The truth about JV sports

JV sports is the slightly lower level for high school sports. That is the technical term, but people within these programs think of it differently. Players on junior varsity teams think of their team as a second-class citizen compared to the varsity team. It makes sense, though, the team that goes on to realistically represent the school should get priority. But in reality, the JV teams are important for teams: they develop players without pressure and get them used to competition without a severe increase in opposing talent. 

The Junior Varsity level is known as a lower level for athletes to hone their craft and prepare to play for varsity. That is true, but the way it is done is not what meets the eye. JV teams are mostly underclassmen, who aren’t quite good enough to play varsity. In many cases, it gives a player who would be on the bench all season on varsity, a chance to start on JV. The only downside to that is not being given the same amenities as varsity gets. They mostly get hand-me-down uniforms and less practice time. They sometimes don’t even get to practice on the field, and they have to wait for varsity to finish their practices. It does seem logical, though, coaches would rather have a dominant varsity team and a bad JV team than a bad varsity team and a dominant JV team. In the end, a coach’s true measure comes from their win-loss record, that is what they are evaluated for, and that is what they should try to improve.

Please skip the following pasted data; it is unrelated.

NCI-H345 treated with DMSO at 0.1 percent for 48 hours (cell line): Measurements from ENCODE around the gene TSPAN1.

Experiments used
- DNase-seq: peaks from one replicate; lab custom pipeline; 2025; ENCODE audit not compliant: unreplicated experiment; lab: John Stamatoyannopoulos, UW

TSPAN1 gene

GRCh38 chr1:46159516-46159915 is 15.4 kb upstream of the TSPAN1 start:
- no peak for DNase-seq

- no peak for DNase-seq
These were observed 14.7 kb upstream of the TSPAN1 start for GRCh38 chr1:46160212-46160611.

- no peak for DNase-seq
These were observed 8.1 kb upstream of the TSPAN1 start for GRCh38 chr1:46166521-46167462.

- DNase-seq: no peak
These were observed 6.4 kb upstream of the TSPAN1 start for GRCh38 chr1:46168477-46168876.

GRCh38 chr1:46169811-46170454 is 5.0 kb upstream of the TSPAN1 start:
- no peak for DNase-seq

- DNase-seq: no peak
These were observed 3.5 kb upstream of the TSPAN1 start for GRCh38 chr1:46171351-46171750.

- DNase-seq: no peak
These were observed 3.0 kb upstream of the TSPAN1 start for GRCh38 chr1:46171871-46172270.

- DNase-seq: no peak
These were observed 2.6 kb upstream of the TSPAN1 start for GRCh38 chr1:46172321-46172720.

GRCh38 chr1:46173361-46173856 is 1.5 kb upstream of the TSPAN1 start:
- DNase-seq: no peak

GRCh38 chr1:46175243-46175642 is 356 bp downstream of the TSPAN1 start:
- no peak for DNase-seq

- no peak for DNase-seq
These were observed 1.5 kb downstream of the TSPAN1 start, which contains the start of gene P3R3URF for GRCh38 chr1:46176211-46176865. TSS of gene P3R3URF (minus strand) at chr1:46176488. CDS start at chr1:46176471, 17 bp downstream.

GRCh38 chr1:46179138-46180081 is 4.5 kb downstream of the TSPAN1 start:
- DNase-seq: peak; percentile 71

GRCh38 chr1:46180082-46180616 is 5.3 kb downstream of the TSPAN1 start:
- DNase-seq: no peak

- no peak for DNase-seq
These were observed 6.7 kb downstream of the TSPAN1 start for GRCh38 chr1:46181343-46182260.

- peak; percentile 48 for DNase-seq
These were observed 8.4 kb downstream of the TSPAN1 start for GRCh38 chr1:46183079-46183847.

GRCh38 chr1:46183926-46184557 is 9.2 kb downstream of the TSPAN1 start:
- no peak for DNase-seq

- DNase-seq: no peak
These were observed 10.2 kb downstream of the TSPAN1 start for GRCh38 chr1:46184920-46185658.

With all the bad things about JV, there is a huge upside. Players can develop their skills without too much pressure. On varsity, every game matters, and if an underclassman is playing for them, they are expected to perform at a high level because they’re on varsity. This gives very little room for error for a player, whereas on JV, the games don’t lead to the playoffs, so the JV team’s record doesn’t matter as much as player performance. 

With all the things said about JV players not being good enough to play varsity, and everything else that is said, they make everything that varsity does possible from being ready to be called up in case of injury to being seasoned at a lower level. JV players are just as important as the varsity, even if they don’t get the recognition, the South Lakes community and sports teams wouldn’t be the same without them.